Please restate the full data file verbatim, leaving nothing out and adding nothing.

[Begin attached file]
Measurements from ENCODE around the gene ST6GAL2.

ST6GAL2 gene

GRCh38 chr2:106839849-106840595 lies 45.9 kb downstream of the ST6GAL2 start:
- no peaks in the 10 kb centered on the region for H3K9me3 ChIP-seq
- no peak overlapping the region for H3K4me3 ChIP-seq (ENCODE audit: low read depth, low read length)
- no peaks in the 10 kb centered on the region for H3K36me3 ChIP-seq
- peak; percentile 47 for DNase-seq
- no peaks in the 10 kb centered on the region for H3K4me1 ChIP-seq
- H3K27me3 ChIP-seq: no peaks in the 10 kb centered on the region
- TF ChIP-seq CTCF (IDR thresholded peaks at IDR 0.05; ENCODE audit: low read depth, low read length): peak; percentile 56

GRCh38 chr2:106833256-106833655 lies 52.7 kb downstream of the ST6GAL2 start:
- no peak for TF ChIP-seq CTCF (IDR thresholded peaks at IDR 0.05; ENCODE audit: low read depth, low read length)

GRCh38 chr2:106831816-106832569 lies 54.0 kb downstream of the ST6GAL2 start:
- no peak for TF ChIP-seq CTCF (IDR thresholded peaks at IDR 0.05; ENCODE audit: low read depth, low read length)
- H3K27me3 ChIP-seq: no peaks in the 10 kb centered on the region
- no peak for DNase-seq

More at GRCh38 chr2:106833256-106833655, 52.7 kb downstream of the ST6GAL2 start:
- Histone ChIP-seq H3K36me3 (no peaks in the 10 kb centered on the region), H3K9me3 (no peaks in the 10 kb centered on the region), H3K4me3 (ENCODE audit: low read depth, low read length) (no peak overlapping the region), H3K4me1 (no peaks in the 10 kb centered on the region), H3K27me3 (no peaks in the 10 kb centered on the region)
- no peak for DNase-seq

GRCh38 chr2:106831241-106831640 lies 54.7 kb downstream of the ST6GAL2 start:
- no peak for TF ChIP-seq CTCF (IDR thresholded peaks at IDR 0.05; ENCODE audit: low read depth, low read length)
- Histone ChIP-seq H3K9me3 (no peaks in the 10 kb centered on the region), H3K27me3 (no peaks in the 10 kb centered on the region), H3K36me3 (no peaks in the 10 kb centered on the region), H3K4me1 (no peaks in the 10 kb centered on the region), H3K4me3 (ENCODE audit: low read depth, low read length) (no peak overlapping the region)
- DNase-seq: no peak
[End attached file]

Measurements from ENCODE around the gene ST6GAL2.

ST6GAL2 gene

GRCh38 chr2:106839849-106840595 lies 45.9 kb downstream of the ST6GAL2 start:
- no peaks in the 10 kb centered on the region for H3K9me3 ChIP-seq
- no peak overlapping the region for H3K4me3 ChIP-seq (ENCODE audit: low read depth, low read length)
- no peaks in the 10 kb centered on the region for H3K36me3 ChIP-seq
- peak; percentile 47 for DNase-seq
- no peaks in the 10 kb centered on the region for H3K4me1 ChIP-seq
- H3K27me3 ChIP-seq: no peaks in the 10 kb centered on the region
- TF ChIP-seq CTCF (IDR thresholded peaks at IDR 0.05; ENCODE audit: low read depth, low read length): peak; percentile 56

GRCh38 chr2:106833256-106833655 lies 52.7 kb downstream of the ST6GAL2 start:
- no peak for TF ChIP-seq CTCF (IDR thresholded peaks at IDR 0.05; ENCODE audit: low read depth, low read length)

GRCh38 chr2:106831816-106832569 lies 54.0 kb downstream of the ST6GAL2 start:
- no peak for TF ChIP-seq CTCF (IDR thresholded peaks at IDR 0.05; ENCODE audit: low read depth, low read length)
- H3K27me3 ChIP-seq: no peaks in the 10 kb centered on the region
- no peak for DNase-seq

More at GRCh38 chr2:106833256-106833655, 52.7 kb downstream of the ST6GAL2 start:
- Histone ChIP-seq H3K36me3 (no peaks in the 10 kb centered on the region), H3K9me3 (no peaks in the 10 kb centered on the region), H3K4me3 (ENCODE audit: low read depth, low read length) (no peak overlapping the region), H3K4me1 (no peaks in the 10 kb centered on the region), H3K27me3 (no peaks in the 10 kb centered on the region)
- no peak for DNase-seq

GRCh38 chr2:106831241-106831640 lies 54.7 kb downstream of the ST6GAL2 start:
- no peak for TF ChIP-seq CTCF (IDR thresholded peaks at IDR 0.05; ENCODE audit: low read depth, low read length)
- Histone ChIP-seq H3K9me3 (no peaks in the 10 kb centered on the region), H3K27me3 (no peaks in the 10 kb centered on the region), H3K36me3 (no peaks in the 10 kb centered on the region), H3K4me1 (no peaks in the 10 kb centered on the region), H3K4me3 (ENCODE audit: low read depth, low read length) (no peak overlapping the region)
- DNase-seq: no peak